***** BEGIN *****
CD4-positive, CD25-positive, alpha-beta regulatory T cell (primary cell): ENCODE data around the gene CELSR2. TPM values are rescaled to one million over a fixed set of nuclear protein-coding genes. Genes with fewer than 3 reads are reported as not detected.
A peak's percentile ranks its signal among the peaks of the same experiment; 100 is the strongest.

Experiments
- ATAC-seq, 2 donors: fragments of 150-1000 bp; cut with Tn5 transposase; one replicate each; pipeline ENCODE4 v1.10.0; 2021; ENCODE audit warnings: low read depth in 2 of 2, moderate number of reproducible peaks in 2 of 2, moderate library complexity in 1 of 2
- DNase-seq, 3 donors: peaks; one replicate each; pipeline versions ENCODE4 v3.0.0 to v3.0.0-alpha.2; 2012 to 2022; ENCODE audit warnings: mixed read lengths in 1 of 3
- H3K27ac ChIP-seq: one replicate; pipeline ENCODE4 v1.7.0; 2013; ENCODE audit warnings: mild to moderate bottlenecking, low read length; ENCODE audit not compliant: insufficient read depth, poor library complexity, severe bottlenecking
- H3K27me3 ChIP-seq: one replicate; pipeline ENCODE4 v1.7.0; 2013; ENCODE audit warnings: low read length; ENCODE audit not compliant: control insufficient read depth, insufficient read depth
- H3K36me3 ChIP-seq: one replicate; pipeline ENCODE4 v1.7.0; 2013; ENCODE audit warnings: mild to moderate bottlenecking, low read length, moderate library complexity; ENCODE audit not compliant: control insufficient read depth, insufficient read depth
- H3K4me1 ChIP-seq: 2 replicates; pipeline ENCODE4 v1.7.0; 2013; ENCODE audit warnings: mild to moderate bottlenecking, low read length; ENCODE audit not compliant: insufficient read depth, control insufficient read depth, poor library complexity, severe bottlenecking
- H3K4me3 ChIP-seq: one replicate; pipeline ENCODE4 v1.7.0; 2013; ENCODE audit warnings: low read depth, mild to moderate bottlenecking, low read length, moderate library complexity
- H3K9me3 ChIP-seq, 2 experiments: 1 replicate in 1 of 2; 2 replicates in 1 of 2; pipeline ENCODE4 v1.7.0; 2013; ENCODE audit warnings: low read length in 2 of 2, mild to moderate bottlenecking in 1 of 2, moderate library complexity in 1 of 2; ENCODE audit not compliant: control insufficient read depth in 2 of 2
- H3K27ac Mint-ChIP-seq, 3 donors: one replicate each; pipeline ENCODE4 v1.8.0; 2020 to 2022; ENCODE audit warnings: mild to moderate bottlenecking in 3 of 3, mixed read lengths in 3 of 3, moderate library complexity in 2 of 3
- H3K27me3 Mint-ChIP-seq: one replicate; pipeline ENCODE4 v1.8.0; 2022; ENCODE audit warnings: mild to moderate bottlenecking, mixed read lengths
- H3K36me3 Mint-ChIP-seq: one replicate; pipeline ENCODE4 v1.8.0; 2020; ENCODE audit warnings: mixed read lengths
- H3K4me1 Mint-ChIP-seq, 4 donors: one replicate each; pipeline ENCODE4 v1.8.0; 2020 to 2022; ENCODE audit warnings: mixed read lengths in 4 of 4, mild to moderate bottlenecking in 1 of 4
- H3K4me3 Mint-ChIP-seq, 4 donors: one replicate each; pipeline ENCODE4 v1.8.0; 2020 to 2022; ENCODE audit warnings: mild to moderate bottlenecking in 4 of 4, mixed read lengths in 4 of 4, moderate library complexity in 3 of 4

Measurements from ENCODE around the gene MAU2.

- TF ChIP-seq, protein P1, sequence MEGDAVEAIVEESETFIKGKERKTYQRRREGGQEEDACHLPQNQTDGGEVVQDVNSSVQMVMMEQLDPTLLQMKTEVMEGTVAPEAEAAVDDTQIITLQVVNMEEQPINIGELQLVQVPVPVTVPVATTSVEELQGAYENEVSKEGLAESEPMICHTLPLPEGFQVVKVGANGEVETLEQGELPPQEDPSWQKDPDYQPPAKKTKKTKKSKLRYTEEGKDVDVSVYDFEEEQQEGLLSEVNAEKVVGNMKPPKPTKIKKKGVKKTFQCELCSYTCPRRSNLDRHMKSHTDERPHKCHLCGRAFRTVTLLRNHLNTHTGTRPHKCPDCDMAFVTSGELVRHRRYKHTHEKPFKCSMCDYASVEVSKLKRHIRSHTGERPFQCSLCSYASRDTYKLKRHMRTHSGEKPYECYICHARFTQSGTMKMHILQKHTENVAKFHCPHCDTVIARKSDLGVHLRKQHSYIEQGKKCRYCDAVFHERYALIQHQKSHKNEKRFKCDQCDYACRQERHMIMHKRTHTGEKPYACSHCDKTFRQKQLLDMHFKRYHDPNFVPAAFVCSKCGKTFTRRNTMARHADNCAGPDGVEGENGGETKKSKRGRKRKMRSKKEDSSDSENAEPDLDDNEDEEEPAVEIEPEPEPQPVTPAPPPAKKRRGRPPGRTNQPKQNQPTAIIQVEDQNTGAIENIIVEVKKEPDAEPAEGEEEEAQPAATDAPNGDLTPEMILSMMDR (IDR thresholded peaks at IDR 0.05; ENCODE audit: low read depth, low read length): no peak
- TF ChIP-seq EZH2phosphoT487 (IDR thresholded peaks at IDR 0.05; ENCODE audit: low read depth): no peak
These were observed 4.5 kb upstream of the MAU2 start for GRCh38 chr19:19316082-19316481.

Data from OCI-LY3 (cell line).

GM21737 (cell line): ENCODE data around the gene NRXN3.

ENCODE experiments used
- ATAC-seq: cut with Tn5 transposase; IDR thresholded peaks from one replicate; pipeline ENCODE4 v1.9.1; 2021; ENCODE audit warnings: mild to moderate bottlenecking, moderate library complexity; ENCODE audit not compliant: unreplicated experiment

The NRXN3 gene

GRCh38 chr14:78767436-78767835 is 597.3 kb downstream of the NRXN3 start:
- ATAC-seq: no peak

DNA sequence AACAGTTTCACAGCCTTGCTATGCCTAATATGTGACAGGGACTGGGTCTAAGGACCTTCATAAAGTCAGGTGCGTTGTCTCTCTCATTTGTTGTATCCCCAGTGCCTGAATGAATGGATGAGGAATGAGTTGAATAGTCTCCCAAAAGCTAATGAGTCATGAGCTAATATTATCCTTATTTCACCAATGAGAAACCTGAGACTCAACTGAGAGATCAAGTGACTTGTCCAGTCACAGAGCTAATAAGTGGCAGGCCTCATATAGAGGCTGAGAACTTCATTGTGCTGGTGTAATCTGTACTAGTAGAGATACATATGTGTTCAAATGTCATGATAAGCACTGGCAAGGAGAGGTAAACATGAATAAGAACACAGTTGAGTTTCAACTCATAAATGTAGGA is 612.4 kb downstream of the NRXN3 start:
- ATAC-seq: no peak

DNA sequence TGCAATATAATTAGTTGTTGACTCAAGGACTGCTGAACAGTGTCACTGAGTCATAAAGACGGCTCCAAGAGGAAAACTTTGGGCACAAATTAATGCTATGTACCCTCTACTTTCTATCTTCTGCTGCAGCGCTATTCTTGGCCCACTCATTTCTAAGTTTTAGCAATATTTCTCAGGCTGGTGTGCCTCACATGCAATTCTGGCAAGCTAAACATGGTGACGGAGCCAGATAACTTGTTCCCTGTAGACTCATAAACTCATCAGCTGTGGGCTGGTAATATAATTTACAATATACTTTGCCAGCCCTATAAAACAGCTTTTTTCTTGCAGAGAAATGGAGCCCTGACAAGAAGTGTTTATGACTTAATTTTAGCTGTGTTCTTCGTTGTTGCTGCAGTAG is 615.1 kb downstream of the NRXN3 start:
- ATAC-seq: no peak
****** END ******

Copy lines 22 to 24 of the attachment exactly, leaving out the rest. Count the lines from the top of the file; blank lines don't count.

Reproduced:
GM21737 (cell line): ENCODE data around the gene NRXN3.

ENCODE experiments used
- ATAC-seq: cut with Tn5 transposase; IDR thresholded peaks from one replicate; pipeline ENCODE4 v1.9.1; 2021; ENCODE audit warnings: mild to moderate bottlenecking, moderate library complexity; ENCODE audit not compliant: unreplicated experiment